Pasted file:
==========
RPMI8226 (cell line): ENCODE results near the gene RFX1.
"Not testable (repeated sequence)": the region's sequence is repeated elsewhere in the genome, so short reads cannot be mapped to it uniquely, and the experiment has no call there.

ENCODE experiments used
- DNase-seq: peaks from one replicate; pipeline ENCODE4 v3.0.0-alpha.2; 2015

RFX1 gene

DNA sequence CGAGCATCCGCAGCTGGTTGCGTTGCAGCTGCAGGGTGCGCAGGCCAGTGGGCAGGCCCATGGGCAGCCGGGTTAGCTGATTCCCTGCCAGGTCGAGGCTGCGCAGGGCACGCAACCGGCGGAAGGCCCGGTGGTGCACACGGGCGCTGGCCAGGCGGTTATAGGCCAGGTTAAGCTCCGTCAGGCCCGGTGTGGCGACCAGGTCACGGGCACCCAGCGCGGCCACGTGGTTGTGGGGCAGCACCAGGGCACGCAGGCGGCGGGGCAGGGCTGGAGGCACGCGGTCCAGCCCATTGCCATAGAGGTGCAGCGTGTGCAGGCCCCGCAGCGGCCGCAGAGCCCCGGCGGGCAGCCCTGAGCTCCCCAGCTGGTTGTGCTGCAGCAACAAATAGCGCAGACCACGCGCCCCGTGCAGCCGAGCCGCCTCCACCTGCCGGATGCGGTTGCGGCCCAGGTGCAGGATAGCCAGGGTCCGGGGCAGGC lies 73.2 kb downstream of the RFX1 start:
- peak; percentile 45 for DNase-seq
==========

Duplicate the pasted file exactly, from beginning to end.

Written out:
RPMI8226 (cell line): ENCODE results near the gene RFX1.
"Not testable (repeated sequence)": the region's sequence is repeated elsewhere in the genome, so short reads cannot be mapped to it uniquely, and the experiment has no call there.

ENCODE experiments used
- DNase-seq: peaks from one replicate; pipeline ENCODE4 v3.0.0-alpha.2; 2015

RFX1 gene

DNA sequence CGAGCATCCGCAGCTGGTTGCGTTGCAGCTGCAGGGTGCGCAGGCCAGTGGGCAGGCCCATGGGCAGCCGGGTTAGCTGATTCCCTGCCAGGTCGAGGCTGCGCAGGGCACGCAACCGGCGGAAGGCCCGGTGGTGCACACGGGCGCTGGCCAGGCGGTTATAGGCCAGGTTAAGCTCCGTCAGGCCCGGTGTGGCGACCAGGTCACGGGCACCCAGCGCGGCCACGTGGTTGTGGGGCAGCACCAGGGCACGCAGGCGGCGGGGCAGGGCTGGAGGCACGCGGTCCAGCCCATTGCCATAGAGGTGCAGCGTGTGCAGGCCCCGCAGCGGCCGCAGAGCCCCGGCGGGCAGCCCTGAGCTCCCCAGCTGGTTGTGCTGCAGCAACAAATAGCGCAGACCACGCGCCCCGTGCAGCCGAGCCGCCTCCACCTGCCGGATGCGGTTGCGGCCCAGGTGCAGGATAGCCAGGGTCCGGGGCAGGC lies 73.2 kb downstream of the RFX1 start:
- peak; percentile 45 for DNase-seq